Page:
This reader wholeheartedly agrees with the March 30 editorial “What To Do?” with respect to the necessity of ending the Israeli occupation in order to safeguard Israel’s democratic Jewish nature, and to provide Palestinians with the self-determination they seek. However, we must understand that this worthy goal may in fact be sadly distinct from the larger goal of achieving a meaningful peace in the Middle East.
Many of Israel’s detractors loudly claim to link the Israeli occupation to their hostility toward Israel. To its peril, much of the world has blindly taken these false claims at face value and then pursued peace initiatives based on this faulty premise. Modern history holds the key. If the occupation was truly the root of the enmity now directed against Israel, then there would have been peace during 1947 to 1967, a time when no such occupation existed, when East Jerusalem was under Arab control and when Israel’s size was even smaller than it is today. In fact, the occupation occurred in 1967 precisely because there was already no peace. So now, 65 years later, peace will not necessarily sprout following the removal of settlements and the creation of a Palestinian state, any more than it existed prior to 1967.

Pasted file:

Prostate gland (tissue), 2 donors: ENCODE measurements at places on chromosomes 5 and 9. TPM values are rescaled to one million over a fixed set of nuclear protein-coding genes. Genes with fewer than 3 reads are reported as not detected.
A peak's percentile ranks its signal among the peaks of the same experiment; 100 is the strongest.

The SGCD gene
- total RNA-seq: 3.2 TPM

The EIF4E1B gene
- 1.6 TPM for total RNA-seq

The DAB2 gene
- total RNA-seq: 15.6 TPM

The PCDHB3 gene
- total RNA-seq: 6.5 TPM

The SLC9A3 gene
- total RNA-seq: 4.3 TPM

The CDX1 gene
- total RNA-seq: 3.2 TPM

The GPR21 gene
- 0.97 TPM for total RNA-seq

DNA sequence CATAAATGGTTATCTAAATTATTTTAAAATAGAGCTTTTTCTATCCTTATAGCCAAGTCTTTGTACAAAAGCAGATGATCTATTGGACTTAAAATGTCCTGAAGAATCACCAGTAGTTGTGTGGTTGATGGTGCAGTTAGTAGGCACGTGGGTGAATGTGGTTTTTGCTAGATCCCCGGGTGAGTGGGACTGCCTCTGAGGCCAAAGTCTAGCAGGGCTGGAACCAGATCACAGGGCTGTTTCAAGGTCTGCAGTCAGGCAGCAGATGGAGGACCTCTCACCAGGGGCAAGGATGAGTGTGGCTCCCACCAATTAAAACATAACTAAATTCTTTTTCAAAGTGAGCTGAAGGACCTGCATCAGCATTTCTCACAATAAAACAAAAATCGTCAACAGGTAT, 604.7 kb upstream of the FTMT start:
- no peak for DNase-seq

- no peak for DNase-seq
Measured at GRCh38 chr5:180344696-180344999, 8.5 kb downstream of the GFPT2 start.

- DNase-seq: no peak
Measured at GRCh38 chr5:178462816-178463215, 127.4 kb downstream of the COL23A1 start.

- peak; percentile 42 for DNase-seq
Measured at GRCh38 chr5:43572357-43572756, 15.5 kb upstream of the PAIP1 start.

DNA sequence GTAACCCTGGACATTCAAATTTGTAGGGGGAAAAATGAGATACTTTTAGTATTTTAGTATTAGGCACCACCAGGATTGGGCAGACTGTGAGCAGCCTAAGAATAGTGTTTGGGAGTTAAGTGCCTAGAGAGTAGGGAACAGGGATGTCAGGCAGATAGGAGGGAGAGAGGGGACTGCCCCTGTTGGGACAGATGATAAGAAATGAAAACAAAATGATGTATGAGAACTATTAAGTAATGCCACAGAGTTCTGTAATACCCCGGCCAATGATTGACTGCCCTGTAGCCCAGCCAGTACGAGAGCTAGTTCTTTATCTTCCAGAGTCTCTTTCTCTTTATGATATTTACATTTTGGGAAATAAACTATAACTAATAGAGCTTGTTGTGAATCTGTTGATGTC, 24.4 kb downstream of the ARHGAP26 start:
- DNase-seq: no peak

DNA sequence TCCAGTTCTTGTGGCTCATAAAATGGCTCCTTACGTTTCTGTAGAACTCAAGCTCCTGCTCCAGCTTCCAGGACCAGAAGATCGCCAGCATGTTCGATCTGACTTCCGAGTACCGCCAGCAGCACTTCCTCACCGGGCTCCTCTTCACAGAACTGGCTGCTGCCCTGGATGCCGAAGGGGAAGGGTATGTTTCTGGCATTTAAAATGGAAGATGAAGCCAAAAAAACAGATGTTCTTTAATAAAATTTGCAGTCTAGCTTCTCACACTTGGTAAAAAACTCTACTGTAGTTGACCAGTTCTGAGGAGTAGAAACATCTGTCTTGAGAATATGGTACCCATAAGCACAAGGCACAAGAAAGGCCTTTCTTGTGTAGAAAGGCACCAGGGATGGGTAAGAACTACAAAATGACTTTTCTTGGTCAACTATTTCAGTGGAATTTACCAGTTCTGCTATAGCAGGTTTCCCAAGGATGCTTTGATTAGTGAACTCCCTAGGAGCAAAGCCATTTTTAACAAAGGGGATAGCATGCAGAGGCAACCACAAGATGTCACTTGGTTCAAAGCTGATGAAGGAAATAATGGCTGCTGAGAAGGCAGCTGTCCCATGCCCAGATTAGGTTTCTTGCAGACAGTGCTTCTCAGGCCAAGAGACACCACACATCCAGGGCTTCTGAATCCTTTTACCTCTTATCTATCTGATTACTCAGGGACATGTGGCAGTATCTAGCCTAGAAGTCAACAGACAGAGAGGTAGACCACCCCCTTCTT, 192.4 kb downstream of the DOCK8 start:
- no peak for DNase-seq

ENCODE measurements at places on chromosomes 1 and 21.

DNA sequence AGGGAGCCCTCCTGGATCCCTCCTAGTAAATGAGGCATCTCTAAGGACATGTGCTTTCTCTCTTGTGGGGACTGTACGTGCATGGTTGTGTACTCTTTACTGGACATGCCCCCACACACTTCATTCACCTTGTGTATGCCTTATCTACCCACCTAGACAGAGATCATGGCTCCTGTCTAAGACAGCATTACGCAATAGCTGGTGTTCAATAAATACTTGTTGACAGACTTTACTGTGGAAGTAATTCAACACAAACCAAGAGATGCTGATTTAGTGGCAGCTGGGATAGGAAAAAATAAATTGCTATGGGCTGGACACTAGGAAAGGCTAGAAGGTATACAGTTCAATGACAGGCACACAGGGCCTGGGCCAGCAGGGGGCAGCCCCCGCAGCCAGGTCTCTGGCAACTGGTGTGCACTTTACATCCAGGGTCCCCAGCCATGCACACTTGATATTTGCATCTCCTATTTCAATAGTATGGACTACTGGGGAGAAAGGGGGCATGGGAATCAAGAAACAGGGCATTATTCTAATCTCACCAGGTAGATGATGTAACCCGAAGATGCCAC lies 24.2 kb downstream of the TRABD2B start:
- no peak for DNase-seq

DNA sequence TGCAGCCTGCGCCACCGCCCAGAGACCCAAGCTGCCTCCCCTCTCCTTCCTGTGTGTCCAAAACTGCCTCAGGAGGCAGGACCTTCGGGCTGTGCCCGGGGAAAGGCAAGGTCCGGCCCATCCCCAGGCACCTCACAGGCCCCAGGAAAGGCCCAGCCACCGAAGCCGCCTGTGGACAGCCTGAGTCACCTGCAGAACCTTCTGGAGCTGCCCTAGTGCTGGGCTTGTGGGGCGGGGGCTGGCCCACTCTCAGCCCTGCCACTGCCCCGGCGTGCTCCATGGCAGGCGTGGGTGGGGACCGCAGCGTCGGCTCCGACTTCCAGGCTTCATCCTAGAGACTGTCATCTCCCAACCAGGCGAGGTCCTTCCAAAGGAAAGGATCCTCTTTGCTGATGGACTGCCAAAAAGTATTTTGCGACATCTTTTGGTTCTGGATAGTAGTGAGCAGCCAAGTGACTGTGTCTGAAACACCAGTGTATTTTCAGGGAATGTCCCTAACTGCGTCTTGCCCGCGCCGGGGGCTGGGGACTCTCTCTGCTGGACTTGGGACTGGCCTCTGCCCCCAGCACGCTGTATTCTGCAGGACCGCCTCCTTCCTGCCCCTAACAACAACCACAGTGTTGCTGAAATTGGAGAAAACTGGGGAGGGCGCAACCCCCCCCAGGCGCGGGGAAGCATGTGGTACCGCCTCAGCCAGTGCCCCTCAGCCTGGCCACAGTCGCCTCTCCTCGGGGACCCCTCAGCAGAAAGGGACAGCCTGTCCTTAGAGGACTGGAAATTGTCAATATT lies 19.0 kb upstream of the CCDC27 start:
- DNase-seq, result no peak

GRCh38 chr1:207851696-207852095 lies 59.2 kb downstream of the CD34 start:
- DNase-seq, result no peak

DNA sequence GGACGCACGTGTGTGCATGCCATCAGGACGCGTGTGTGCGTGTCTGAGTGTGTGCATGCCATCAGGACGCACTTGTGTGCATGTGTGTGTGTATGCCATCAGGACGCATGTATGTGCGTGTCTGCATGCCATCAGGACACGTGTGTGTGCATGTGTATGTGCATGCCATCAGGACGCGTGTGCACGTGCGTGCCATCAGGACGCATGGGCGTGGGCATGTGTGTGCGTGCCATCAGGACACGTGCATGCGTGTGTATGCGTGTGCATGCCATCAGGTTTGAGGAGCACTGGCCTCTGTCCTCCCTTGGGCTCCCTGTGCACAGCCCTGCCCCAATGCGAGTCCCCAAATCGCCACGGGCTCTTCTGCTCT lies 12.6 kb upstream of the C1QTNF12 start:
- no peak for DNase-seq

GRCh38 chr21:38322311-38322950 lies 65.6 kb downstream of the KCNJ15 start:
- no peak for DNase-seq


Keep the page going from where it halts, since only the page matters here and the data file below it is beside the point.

The two thorny issues of settlements and peace in the Middle East are each momentous and worthy issues of our day, but unless their distinct historical origins are openly acknowledged, the fundamental nature of the conflict will remain obscured, and a solution to either will remain tragically elusive.
David E. Cohen